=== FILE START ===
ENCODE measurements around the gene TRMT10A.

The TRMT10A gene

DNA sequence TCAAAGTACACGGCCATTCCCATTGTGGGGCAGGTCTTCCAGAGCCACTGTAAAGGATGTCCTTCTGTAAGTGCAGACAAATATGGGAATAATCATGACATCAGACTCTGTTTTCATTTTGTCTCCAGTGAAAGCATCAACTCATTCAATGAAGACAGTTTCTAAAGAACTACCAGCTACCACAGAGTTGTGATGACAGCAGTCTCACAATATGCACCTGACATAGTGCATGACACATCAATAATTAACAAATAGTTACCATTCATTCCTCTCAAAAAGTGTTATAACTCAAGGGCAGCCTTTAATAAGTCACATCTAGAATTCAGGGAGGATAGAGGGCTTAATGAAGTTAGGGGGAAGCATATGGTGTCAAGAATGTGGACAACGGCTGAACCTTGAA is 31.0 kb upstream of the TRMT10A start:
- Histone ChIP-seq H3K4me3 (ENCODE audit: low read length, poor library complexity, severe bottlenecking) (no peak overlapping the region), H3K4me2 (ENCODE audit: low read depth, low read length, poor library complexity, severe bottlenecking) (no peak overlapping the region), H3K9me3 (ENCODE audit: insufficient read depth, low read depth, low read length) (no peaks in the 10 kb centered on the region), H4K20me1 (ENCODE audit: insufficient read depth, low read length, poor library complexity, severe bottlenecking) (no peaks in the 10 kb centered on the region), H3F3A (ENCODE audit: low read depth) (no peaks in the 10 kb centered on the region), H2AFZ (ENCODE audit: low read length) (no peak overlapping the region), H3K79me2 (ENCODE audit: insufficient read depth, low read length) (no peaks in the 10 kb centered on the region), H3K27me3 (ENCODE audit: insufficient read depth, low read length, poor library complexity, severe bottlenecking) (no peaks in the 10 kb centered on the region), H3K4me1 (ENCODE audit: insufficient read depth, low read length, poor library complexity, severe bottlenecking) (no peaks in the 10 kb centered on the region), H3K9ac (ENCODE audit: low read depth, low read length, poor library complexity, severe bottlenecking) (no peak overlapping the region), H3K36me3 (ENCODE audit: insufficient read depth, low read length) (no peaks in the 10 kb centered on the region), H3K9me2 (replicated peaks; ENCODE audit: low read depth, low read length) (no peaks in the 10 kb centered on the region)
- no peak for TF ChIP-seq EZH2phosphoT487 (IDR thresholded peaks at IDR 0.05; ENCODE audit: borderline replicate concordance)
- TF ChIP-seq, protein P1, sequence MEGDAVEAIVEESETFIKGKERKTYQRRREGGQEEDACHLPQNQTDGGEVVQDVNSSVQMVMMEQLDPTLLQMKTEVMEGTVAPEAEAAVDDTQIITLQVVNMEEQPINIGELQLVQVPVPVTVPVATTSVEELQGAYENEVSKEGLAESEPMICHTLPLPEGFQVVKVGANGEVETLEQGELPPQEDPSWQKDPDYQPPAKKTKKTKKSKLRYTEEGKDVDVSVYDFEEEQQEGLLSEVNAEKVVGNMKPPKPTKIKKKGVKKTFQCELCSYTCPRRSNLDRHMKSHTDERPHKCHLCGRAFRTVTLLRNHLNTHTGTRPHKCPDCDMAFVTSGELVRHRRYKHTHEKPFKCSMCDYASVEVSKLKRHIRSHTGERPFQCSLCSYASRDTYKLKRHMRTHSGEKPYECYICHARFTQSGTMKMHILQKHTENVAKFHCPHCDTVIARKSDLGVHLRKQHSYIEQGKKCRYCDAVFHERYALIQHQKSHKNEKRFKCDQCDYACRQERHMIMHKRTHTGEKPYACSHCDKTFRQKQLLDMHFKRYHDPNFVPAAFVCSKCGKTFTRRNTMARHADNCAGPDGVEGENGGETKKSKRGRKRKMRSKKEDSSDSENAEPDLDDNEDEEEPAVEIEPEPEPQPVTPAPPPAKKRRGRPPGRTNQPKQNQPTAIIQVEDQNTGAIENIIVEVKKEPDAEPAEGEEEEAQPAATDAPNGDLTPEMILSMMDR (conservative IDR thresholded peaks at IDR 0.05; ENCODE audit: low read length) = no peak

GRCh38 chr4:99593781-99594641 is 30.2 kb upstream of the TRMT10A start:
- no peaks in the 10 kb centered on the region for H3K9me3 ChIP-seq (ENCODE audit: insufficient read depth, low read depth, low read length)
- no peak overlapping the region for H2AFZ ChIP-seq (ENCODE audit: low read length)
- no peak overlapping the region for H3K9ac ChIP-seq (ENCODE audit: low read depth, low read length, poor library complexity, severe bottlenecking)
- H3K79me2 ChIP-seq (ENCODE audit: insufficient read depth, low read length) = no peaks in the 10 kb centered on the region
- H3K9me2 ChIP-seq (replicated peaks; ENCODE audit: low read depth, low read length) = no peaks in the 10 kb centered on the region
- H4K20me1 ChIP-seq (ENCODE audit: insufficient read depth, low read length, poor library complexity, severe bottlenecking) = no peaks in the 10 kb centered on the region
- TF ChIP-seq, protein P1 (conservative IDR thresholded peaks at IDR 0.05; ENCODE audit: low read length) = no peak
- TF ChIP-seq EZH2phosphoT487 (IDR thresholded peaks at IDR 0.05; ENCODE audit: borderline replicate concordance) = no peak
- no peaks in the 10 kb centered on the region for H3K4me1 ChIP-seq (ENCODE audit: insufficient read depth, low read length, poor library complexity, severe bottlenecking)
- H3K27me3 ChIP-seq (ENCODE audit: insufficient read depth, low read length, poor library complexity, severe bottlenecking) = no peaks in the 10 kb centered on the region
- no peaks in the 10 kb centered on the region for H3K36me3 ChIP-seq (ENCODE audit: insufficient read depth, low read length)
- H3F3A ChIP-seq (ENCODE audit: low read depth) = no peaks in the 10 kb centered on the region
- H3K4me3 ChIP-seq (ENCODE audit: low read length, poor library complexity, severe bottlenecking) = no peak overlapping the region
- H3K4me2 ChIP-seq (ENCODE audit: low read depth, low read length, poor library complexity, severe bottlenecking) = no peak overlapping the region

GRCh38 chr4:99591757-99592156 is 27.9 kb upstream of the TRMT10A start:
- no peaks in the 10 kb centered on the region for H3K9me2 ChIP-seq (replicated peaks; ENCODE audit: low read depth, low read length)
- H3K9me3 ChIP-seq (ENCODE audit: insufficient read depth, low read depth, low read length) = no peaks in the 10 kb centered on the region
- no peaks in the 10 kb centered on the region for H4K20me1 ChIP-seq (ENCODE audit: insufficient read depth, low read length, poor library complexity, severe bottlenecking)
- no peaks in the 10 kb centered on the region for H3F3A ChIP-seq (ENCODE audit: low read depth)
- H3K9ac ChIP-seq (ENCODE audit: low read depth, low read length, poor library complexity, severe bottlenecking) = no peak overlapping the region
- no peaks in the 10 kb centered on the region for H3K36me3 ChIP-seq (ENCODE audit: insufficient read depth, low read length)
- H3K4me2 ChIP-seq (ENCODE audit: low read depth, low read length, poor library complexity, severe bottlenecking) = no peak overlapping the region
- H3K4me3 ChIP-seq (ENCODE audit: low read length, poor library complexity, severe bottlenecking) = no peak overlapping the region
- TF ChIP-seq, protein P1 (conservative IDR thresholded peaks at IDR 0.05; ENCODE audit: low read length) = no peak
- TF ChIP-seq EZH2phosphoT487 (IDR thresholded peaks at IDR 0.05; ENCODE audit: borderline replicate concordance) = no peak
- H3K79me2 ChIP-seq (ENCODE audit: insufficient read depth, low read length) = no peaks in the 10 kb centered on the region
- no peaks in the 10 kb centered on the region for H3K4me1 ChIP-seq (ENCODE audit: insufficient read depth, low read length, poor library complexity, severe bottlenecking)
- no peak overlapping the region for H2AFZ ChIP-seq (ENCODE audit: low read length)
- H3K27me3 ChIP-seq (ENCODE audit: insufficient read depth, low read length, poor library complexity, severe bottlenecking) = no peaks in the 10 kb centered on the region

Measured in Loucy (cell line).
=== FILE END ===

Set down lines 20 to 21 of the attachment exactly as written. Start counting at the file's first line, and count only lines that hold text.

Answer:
- H3K4me3 ChIP-seq (ENCODE audit: low read length, poor library complexity, severe bottlenecking) = no peak overlapping the region
- H3K4me2 ChIP-seq (ENCODE audit: low read depth, low read length, poor library complexity, severe bottlenecking) = no peak overlapping the region